When Erik confessed his faith on the festival of Pentecost, the entire family of believers watched and strained to hear his confession. His chubby fingers were surprisingly dexterous as he signed the words, and he also spoke, as if what he was signing was bursting through the silence of his deafness. This is what he said on the day of his confirmation: “For God so loved the world that he gave his only Son, that whoever believes in him should not die but have life forever.”

He paused, fished a card from the pocket beneath his robe, glanced at it and put it back. Then he continued in his combination of sign language and garbled verbal speech: “What does this mean to me? It means that Jesus died for my sins. It means God loves me. It means when I die I will go to heaven.”

He smiled nervously and returned to his place in the line of confirmands. Then he looked at me, passed his hand over his head and rolled his eyes in a sigh of relief.

The moment bore witness to the grace of a God who brings “light from darkness, life from death, speech from silence.”

We call the process of forming Erik’s faith catechesis. The partnership between the home and the church, the sheer effort by all involved in Erik’s catechesis is a parable of confessional witness in a culture indifferent or hostile to an active and living word. The Book of Hebrews gives us a glimpse into the pastoral and evangelical life of another confessional witness. What was the organizing principle in the early church? What was expected of converts? What sustained their faith? What was at the center of the early Christian movement?

Several years ago Erik was slipping into a lifetime of silence, becoming progressively more morose and combative as his isolation deepened. His mother began to fight for her son, first against a local public school system that takes a cookie-cutter approach to children, then against the county and state. She won on many fronts through her persistence. Erik entered appropriate programs and began to learn. She learned sign language. He learned to read.

She enrolled him in a Sunday school for the deaf in an Episcopal church, and found materials that gave appropriate sign language for religious concepts and vocabulary. How many mothers like Erik’s, in the time of the early church, became models of the great high priest, whose solidarity with us in all things human inspired bold witness and teaching of the paschal mystery?

When it was time for Erik’s catechesis, his mother and I worked out a home tutoring schedule. Each Wednesday we sat around the dining room table. His mother interpreted. I learned some sign language so that we could communicate the chief parts of Luther’s catechism. We had to match theological concepts to Erik’s signs, and our catechesis was filled with analogy, story, wild gestures, his mother’s manual continuo as she translated our efforts into Erik’s language. I traced the looks of consternation on Erik’s face until they reflected the joy of recognition. When he grasped a concept he would read it back to us in sign and agitated verbalizing. Sin was “bad things” or “bad relationship.” I taught the sixth commandment as “Don’t have sex unless you are married.” The ninth and tenth commandments became “Be happy with what God has given you.” You get the idea.

Erik’s catechesis was a communal matter of greatest importance. His father would come home from work and join us at the table for a report of his son’s progress. His brother would watch the dog and do his homework. On Erik’s big day, family, Sunday school teachers and neighbors joined him at church.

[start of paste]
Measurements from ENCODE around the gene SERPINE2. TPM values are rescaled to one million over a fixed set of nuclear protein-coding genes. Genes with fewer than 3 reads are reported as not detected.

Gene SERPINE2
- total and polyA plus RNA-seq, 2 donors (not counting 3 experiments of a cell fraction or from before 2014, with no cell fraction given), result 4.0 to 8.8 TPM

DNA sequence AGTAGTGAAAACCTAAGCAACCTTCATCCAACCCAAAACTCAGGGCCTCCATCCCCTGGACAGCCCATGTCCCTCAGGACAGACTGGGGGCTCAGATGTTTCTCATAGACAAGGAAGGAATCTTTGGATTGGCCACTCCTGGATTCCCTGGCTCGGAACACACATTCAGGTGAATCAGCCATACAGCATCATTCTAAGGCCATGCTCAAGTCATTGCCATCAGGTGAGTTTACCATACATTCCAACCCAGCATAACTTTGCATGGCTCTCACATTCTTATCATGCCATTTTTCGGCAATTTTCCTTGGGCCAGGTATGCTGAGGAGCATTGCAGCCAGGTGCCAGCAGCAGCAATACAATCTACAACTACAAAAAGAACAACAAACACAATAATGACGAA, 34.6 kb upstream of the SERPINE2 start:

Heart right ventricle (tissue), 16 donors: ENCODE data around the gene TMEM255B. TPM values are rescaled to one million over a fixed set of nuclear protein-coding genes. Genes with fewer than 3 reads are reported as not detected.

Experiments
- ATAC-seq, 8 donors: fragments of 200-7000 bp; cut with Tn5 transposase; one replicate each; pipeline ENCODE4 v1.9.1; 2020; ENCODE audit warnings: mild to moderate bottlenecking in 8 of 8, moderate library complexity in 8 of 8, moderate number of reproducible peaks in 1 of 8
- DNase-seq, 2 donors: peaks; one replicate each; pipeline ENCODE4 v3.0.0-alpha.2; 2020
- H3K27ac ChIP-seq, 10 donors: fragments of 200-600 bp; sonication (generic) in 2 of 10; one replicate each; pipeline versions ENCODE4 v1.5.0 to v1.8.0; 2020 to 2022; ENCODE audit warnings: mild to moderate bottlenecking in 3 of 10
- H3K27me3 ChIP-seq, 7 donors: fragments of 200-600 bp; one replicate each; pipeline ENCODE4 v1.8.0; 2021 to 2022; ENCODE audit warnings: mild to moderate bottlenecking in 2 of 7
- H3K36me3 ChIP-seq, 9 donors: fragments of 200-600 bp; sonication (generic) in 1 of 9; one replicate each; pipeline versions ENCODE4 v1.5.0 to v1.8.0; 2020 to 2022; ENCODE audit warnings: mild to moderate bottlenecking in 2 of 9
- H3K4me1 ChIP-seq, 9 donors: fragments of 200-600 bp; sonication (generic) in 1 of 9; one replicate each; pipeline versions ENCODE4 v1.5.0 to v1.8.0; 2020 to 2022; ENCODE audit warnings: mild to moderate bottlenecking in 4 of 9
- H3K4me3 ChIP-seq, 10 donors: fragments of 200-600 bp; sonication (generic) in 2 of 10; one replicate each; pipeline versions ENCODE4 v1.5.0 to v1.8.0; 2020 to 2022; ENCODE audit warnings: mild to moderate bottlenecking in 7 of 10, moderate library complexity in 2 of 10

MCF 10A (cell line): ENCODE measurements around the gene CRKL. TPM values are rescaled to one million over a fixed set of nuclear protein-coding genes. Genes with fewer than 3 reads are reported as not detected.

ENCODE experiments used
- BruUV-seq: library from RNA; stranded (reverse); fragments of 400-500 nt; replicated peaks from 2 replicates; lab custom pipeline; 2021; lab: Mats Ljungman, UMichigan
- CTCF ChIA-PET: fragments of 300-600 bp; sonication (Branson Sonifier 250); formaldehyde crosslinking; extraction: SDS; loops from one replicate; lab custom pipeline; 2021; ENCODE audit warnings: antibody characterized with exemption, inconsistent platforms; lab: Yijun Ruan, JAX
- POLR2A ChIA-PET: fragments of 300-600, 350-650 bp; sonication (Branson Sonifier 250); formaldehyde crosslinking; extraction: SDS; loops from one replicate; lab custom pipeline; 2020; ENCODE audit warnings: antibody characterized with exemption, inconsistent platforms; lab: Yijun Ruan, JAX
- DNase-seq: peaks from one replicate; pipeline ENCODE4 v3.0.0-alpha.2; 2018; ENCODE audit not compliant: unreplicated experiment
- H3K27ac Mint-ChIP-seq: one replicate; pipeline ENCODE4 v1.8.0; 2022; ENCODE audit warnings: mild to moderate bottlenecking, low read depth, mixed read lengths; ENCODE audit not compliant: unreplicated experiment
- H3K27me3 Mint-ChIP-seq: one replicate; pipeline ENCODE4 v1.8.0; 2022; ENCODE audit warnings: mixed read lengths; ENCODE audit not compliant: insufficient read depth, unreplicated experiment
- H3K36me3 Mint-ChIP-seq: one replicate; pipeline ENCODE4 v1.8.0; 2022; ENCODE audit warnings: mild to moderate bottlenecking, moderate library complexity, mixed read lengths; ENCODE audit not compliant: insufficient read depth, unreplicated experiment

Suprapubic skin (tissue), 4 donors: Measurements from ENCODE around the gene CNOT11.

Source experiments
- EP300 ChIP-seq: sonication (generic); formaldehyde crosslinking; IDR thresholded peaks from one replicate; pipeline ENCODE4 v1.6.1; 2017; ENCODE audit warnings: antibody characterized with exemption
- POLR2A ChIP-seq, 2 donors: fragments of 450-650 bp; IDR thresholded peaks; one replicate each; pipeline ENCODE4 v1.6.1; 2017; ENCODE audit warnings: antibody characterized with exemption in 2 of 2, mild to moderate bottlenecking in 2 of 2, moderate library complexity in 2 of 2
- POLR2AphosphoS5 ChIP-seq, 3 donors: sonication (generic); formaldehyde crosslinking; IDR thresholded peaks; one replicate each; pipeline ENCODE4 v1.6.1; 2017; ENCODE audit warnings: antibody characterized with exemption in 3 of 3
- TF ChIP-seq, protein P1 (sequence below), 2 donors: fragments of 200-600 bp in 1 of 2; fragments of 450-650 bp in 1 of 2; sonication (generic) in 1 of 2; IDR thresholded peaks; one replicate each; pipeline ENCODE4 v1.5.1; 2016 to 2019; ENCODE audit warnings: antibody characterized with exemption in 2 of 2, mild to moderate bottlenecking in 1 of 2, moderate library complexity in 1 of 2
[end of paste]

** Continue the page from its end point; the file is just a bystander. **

The catechesis of Erik is an example of what Stanley Hauerwas calls a “truthful community” or “community of character,” a community capable of hearing the story of God and willing to live faithfully by it. Catechesis is immersion in the narrative that shapes the life of the church. The story of Israel, the story of Jesus and the story of the church become Erik’s story.

What is instructive here is the passion of those involved. Our church needs to see itself in the role of Erik’s mother, as a relentless advocate for the faith formation of its people. I think of the pastor in Jersey City who walked the streets of his neighborhood before the opening of his confirmation classes to visit families. When one child did not show up for liturgy and Sunday school, he went to the housing project where the child lived and walked into the middle of a dope deal. One of the men whirled, pistol in hand, ready to shoot, then saw the pastor’s collar and blurted out, “Jesus Christ, Father, I almost killed you!” The pastor nodded, walked up the stairs and completed the call. We need to believe that the upbuilding of the faith of the people is a task worthy of giving our lives.

When pastors from our synod gathered with our national leaders after the September 11 tragedy, I told them that we had been ordained and baptized for this moment. I meant the immediate ministry of comfort and renewal as we attended to this tragedy among us. But I also meant the continuing work of our great high priest, helping to provide meaning to this altered world from the depths of our faith and the biblical drama. It is a priestly ministry of liturgy, articulation, peacemaking, programs of comfort and renewal, justice-seeking—and a ministry of word and sacraments that embraces other faith journeys and a world hungry for a communal story.

Stephen Paul Bouman

Stephen Paul Bouman is executive director of Evangelical Outreach and Congregational Mission for the Evangelical Lutheran Church in America and author of Grace All Around Us: Embracing God's Promise in Tragedy and Loss.

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